exciting was the meteoric rise of .buzz toward
delegation. Being a single applicant for a TLD did have
significant advantages. Due to the number of
contention sets, .buzz moved from an initial ICANN
prioritization of #746, to becoming one of the first 50
new strings launched. I signed
my ICANN contract in October 2013, Pinky Brand advised
me on my Registrar agreement, and we began
contracting with Registrar partners immediately.
.buzz Sunrise began February 2014, Landrush in
March and finally we went live in General
Availability, April 15th, 2014. Easy to remember our anniversary, tax
day!", Doshier laughed.
go through so many events during the launch process that
your ‘go live’ day turns into just another day
in the process. I do
remember being on edge, but very proud of the
accomplishment of taking .buzz live. I
remember being elated with the first registration totals
that Neustar reported, then disappointed as the totals
slowed down later that day,' Doshier recalled.
afternoon, we threw a big party at the University of
Central Arkansas (UCA) where I work as an instructor in
the marketing department. Marketing students
planned the party and called it Buzz Bash. Buzz
Bash served as the official launch event for the .buzz
registry, as well as a celebration of the UCA startup
community. We had a great turnout from the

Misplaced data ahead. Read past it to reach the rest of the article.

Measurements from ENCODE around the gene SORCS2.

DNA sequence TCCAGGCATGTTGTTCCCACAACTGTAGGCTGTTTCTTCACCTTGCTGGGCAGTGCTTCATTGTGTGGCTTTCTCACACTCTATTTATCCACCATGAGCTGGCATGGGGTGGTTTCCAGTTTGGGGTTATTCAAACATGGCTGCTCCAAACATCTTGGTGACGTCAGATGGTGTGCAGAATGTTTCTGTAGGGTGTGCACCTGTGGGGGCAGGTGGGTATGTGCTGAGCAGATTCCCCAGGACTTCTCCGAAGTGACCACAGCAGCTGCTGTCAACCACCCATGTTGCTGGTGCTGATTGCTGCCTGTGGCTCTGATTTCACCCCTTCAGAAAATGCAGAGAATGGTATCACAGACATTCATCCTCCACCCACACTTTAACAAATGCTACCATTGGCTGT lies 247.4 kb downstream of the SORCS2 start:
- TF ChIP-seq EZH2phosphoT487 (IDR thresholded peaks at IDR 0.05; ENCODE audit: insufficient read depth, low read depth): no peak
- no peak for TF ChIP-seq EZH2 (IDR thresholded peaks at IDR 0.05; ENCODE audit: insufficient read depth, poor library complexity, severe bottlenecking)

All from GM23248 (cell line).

University and local business community. The
students start-up businesses were on display. We
served hot dogs, gave away t-shirts and gave free buzz
haircuts all afternoon on the UCA campus. By the
did get a buzz cut and will do so again this April
15th!", Doshier promised.
bee image from Bigstock
Doshier getting his buzzcut at the Buzz Bash - the
launch day party for .Buzz
a final reflection on that special day, Doshier noted,
wish now I had taken notes on the feel of that day.
So much has happened in this first year since
.buzz launched - it’s truly tough to remember all the
emotions of launch day."
has gotten another big break since being awarded .buzz.
Widely heralded entrepreneur Howard
Lefkowitz (the former CEO of Vegas.com
who is now Founder and CEO at One
decided to use .buzz domains as a foundation for his ambitious new global travel and entertainment network
that has already featured .buzz domains on national TV and in
leading newspapers. Lefkowitz announced his new venture
involving hundreds of new gTLD domain including Vegas.buzz
at the 2015
NamesCon conference in Las Vegas in
to R at the 2015 NamesCon conference, between the
Las Vegas showgirls): Bill Doshier and Lance
Wolak from .buzz, Sue Schuster (Neustar) and
and a new .buzz band leader Howard Lefkowitz (Founder
& CEO at One Degree World, Inc.).
NamesCon Co-Founder Jothan
Frakes had first introduced Doshier to
Lefkowitz and the two quickly hit it off. "I met this larger than life
like I’ve never encountered before,"
Doshier said. "Howard is pure Vegas, I’m pure Arkansas.
probably not two more different personalities partnering
together than the two of us, but it works. We’ve
become good business associates, talking once or twice a
week about everything .buzz. Howard has given
.buzz a look and branding in the travel and
entertainment segment. He has great marketing
knowledge and an incredible group of creative people working
with him. In February, his TV ad for the travel.buzz platform
reached 110 million viewers tuned in to watch Wheel of Fortune."
weeks on Wheel, travel.buzz promoted its global
destinations’ .buzz websites. This was a very
large marketing investment to spur visibility and demand